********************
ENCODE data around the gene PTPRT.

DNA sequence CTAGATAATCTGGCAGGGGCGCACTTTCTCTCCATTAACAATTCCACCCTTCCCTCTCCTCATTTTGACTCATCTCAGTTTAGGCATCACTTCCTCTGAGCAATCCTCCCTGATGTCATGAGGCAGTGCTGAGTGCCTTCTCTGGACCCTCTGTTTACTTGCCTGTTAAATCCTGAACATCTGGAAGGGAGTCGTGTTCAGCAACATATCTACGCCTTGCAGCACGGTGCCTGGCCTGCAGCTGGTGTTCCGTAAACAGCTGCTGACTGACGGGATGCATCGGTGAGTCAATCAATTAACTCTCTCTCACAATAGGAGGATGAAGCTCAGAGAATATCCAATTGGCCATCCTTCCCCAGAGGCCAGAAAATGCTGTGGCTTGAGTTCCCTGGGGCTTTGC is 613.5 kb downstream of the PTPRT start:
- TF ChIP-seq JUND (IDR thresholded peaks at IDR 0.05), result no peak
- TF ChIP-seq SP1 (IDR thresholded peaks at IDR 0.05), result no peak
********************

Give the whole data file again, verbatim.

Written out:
ENCODE data around the gene PTPRT.

DNA sequence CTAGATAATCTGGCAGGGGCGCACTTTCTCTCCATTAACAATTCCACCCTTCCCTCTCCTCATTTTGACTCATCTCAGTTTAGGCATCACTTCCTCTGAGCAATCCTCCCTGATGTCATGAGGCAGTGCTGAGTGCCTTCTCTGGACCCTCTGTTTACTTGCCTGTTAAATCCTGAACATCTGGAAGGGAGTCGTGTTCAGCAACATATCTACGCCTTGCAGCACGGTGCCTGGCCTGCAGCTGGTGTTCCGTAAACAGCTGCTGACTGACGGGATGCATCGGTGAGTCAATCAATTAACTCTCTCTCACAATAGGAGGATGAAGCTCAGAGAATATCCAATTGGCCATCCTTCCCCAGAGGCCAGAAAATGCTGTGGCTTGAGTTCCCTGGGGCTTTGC is 613.5 kb downstream of the PTPRT start:
- TF ChIP-seq JUND (IDR thresholded peaks at IDR 0.05), result no peak
- TF ChIP-seq SP1 (IDR thresholded peaks at IDR 0.05), result no peak